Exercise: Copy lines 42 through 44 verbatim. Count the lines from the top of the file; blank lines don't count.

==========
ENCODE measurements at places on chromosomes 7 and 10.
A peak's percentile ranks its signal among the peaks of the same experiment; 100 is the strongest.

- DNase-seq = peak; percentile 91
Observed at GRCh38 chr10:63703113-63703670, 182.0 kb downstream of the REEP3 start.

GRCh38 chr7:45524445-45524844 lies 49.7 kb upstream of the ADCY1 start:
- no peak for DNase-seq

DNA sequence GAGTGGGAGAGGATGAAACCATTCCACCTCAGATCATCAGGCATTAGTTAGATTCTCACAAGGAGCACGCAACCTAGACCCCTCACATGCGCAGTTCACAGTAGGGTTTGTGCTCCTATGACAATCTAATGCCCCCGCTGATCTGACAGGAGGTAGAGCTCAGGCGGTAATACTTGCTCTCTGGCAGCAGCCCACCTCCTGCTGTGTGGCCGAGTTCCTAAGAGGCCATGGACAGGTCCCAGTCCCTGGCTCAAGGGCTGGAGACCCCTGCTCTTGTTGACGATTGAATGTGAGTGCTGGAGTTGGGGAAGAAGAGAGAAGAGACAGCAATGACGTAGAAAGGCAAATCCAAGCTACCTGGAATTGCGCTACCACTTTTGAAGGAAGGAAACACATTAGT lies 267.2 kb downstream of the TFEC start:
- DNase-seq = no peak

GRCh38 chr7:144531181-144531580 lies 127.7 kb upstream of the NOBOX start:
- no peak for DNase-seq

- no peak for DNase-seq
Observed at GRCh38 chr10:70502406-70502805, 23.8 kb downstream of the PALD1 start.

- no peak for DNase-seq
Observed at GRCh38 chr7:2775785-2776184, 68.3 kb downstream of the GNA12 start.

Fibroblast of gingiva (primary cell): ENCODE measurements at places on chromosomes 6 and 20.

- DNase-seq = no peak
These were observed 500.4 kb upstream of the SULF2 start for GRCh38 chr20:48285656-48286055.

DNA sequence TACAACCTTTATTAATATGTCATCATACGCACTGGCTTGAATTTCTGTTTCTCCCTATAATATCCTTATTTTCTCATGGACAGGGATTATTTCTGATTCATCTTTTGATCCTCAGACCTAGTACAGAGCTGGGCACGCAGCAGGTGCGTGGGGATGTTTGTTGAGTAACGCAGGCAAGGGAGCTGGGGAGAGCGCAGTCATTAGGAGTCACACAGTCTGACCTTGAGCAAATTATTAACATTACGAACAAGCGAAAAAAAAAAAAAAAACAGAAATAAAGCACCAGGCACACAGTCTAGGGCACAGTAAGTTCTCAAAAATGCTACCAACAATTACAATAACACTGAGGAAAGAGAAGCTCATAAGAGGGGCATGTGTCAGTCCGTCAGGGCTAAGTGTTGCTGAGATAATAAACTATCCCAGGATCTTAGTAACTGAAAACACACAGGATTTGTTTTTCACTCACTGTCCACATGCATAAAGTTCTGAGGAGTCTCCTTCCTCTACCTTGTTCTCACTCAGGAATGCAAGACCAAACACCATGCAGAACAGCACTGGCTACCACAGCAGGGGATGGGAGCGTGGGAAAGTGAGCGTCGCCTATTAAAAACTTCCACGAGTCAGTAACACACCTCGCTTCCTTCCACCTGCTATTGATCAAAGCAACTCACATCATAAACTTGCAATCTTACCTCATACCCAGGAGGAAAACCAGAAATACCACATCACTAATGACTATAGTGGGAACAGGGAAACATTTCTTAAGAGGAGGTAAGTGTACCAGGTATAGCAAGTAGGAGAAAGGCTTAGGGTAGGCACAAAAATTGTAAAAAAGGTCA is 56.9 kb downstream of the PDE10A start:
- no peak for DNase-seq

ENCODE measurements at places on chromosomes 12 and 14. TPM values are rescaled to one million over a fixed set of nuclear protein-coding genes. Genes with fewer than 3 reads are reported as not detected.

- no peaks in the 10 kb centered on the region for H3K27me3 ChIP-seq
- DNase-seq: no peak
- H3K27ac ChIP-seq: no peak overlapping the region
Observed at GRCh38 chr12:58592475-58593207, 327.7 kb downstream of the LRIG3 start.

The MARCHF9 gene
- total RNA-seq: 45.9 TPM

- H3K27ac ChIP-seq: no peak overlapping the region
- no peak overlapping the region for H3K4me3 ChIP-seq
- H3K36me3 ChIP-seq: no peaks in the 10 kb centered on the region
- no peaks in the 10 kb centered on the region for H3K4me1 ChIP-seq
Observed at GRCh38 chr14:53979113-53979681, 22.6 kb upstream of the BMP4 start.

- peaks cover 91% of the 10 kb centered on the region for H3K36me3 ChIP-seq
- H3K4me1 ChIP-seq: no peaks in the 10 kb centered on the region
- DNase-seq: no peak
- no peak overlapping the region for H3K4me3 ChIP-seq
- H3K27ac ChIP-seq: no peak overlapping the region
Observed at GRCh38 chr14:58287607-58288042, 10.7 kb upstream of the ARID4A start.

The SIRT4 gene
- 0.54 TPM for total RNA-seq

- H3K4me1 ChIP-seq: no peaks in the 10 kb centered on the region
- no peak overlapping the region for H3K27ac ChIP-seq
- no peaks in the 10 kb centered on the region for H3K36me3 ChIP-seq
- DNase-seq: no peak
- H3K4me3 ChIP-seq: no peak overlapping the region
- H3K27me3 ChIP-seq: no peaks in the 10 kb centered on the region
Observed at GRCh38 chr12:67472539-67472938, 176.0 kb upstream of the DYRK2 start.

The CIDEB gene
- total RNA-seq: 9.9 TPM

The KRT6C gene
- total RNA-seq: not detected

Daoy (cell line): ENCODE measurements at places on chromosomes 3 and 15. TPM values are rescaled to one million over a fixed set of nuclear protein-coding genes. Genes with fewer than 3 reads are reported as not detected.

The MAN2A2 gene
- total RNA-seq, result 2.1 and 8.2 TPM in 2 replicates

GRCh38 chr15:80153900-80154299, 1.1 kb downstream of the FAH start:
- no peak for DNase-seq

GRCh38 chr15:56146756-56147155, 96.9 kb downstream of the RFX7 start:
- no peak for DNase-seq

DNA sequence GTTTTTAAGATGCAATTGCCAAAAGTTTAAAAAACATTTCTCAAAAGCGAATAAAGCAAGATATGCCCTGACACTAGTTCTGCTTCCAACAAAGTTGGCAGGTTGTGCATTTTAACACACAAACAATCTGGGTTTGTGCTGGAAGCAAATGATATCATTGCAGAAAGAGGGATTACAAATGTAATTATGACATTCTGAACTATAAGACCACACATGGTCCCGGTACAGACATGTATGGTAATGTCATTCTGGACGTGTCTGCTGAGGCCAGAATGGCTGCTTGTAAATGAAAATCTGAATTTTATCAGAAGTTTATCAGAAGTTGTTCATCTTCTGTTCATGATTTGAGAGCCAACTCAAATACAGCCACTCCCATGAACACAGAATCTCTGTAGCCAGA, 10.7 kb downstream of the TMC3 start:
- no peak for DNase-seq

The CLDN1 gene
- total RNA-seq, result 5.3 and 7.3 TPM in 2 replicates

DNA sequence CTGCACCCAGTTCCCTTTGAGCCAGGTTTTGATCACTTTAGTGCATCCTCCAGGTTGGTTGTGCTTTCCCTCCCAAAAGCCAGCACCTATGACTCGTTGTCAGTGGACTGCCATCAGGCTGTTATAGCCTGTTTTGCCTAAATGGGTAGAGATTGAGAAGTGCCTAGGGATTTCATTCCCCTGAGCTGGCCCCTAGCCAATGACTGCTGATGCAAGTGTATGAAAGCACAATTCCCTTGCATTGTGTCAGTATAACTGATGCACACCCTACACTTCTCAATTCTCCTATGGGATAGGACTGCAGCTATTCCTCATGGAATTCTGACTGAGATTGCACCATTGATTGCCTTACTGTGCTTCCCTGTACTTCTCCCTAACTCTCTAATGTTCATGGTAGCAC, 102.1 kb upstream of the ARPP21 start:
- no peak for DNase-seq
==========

- no peaks in the 10 kb centered on the region for H3K36me3 ChIP-seq
- DNase-seq: no peak
- H3K4me3 ChIP-seq: no peak overlapping the region